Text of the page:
Mexico is willing to discuss and "modernise" the North American Free Trade Agreement (Nafta) with US President-elect Donald Trump's administration but will not renegotiate the pact, Mexico's top officials have said on Thursday (10 November).
Economy Minister Ildefonso Guajardo said he would try to explain how important the deal is for the region to Trump, who has heavily criticised and called it the worst trade agreement that Washington has ever signed.
The deal was signed by the US, Mexico and Canada and it came into effect in 1994.
"We're ready to talk so we can explain the strategic importance of Nafta for the region. Here we're not talking about ... renegotiating it, we're simply talking about dialogue," Reuters quoted Guajardo as saying.
"Today the world is not competing by country, it's competing by region," the minister added.
The country's Foreign Minsiter Claudia Ruiz Massieu said Mexico was ready to "modernise" Nafta with a Trump government and Canada citing how the deal has "yielded great results" for the three nations. There is an opportunity to make it "more beneficial" to all, he said. However, Massieu too ruled out renegotiation.
No date has been set for talks but it is reported that the two countries are expected to meet before Trump's inauguration in January, where he and Mexican President Enrique Pena Nieto are thought to have agreed to meet.
Canadian Prime Minister Justin Trudeau too said he was open to talks. "If the Americans want to talk about Nafta, I'm more than happy to talk about it," BBC reported him as saying.
Besides Nafta, Trump is said to have also condemned the Trans-Pacific Partnership (TPP), a broader deal that was signed between 12 countries on the Pacific Rim earlier this year. Mexico is thought to be pinning its hope on the TPP deal to use it as a channel to update Nafta and to expand its trade with Asia.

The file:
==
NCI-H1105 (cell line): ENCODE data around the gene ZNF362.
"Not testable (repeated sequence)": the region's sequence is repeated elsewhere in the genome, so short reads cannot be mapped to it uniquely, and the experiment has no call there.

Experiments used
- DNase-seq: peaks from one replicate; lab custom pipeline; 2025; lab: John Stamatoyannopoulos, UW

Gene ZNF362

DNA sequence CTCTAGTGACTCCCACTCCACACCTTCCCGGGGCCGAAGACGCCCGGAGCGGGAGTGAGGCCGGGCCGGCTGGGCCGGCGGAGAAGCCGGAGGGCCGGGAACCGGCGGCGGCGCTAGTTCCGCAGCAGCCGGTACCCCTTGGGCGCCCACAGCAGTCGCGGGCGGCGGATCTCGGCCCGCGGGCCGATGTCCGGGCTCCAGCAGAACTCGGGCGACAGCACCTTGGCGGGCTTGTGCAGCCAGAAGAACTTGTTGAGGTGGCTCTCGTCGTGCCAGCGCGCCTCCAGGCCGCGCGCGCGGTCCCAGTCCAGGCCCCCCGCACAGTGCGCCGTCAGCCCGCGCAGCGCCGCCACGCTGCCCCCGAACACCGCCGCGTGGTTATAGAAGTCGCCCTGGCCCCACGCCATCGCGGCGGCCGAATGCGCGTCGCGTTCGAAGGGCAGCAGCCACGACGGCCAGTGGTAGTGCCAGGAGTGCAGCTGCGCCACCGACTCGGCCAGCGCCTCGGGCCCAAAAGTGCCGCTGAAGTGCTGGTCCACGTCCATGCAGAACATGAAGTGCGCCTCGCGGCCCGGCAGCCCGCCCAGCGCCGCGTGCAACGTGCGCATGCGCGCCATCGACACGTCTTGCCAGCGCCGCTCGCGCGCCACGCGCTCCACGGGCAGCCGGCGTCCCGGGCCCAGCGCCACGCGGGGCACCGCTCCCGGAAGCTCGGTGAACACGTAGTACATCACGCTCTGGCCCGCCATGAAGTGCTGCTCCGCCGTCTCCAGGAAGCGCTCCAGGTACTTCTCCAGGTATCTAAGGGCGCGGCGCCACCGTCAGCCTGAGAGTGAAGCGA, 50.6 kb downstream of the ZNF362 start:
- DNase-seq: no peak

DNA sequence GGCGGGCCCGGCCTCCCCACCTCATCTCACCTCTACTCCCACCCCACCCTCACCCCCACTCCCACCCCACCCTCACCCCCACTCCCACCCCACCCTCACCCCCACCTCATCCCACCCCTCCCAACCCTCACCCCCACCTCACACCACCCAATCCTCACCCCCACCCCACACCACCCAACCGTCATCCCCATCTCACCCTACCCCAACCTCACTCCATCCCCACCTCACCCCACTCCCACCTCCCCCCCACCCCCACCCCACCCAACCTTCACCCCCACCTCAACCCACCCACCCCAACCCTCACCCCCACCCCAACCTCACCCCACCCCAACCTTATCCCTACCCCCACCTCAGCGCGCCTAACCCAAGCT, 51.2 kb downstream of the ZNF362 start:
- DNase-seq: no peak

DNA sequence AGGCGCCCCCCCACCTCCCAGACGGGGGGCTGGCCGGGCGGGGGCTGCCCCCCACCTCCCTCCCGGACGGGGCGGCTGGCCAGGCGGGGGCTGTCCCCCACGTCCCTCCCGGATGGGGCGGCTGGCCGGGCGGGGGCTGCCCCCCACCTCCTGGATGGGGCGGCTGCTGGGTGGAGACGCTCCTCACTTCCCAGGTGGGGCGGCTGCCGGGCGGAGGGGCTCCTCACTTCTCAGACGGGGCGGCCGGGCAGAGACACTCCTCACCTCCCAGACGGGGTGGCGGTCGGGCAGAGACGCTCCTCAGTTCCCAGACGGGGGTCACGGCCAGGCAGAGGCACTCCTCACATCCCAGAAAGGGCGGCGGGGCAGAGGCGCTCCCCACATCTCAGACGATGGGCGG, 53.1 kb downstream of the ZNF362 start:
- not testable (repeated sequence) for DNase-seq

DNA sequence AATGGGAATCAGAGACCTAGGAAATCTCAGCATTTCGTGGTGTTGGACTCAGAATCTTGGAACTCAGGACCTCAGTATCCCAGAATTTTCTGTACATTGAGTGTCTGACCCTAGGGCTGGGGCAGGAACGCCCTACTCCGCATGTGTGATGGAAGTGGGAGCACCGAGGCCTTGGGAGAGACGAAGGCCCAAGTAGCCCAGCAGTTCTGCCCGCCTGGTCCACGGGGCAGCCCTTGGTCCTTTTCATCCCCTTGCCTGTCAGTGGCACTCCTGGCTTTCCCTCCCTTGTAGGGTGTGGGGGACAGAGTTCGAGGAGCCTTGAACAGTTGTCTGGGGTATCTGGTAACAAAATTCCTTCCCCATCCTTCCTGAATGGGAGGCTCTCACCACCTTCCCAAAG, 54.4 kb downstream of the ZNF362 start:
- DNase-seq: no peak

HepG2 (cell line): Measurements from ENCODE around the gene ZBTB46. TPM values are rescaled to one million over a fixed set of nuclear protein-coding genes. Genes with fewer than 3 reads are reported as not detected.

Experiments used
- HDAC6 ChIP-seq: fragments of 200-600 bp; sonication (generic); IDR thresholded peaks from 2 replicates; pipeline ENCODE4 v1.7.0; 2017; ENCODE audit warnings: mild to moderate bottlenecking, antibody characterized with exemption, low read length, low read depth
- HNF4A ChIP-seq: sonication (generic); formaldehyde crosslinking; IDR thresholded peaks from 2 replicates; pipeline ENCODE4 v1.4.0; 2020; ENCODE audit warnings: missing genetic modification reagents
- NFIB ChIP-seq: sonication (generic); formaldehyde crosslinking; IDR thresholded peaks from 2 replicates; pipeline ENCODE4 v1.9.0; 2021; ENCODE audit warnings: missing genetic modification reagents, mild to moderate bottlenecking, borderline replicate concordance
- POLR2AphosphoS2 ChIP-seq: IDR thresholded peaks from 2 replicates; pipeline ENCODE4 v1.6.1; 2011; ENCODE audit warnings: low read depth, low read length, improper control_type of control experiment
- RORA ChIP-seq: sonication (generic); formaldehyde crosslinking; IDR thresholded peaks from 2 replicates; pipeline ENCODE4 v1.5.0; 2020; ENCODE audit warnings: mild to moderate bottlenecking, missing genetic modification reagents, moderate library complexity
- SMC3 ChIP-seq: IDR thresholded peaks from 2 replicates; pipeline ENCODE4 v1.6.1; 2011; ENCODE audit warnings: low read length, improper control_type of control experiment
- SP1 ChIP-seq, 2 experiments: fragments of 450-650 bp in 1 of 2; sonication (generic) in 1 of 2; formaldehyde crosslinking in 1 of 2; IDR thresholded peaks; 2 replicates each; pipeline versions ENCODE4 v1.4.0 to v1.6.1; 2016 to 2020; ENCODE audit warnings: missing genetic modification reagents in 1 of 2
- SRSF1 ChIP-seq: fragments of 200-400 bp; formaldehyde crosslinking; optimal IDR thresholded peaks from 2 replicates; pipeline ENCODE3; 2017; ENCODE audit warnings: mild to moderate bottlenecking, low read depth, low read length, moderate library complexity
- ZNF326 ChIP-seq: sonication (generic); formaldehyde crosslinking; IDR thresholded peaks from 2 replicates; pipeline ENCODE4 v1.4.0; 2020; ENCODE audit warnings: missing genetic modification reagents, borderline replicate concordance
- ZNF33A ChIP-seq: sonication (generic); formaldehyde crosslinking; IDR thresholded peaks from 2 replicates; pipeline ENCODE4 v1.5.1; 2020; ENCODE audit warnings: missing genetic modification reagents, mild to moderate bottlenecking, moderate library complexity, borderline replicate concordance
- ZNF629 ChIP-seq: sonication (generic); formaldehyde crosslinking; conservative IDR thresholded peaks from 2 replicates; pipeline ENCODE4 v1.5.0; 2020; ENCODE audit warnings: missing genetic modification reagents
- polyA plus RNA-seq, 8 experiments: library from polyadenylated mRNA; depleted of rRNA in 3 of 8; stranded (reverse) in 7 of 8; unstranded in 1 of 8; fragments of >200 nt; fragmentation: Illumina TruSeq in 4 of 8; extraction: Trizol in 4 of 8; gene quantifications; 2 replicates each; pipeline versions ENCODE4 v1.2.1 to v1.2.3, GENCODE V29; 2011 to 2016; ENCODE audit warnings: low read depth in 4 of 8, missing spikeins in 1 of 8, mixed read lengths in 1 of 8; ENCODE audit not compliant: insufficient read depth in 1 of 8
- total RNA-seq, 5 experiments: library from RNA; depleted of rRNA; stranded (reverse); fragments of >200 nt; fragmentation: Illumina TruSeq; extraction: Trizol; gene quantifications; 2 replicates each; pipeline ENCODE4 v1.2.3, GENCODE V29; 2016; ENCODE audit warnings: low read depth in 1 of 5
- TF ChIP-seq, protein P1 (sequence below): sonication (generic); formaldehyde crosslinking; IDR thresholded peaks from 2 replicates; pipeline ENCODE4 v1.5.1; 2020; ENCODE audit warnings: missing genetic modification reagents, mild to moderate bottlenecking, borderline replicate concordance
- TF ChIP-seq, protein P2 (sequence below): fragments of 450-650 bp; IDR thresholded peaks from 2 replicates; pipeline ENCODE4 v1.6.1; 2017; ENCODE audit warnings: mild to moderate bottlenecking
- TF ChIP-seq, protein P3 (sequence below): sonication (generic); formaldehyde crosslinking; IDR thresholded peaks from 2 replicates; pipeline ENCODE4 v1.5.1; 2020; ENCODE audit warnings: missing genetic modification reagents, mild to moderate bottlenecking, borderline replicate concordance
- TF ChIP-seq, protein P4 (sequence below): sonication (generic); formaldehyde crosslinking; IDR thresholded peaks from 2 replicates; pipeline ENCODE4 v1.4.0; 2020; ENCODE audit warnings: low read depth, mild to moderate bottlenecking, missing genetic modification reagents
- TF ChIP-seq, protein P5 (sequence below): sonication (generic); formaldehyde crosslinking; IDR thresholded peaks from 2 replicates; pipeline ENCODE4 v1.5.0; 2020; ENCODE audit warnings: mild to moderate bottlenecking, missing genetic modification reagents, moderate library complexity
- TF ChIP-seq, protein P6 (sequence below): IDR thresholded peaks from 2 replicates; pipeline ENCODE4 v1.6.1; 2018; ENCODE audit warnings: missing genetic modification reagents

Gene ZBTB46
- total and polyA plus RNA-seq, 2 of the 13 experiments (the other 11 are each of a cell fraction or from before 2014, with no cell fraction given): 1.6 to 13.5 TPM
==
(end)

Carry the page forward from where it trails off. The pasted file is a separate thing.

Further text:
Guajardo said if the US does not accept TPP as a vehicle to modernise Nafta, then Mexico would have to look for other corridors to achieve its goal. However, any such measures on the tri-partite accord would have to include Canada too, he said.
The economy minister said he hopes seven signatories, including Japan, Mexico, New Zealand, Australia, Singapore, Vietnam and Malaysia, ratify TPP by the end of 2016. But in the event it is not ratified by the US Congress, these countries should try and consider implementing the rest of the agreement without Washington.
Japan's lower house is reported to have approved the deal on Thursday (10 November).
The Nafta, which was signed when Bill Clinton was US president, created one of the world's largest free trade zones meant to benefit small businesses by reducing tariffs on most products and to lower bureaucracy to facilitate buying and selling abroad.
"I have real optimism that we will be able to build a new working agenda in the bilateral relationship that would be positive," Pena Nieto said. "It will also benefit the societies of both countries."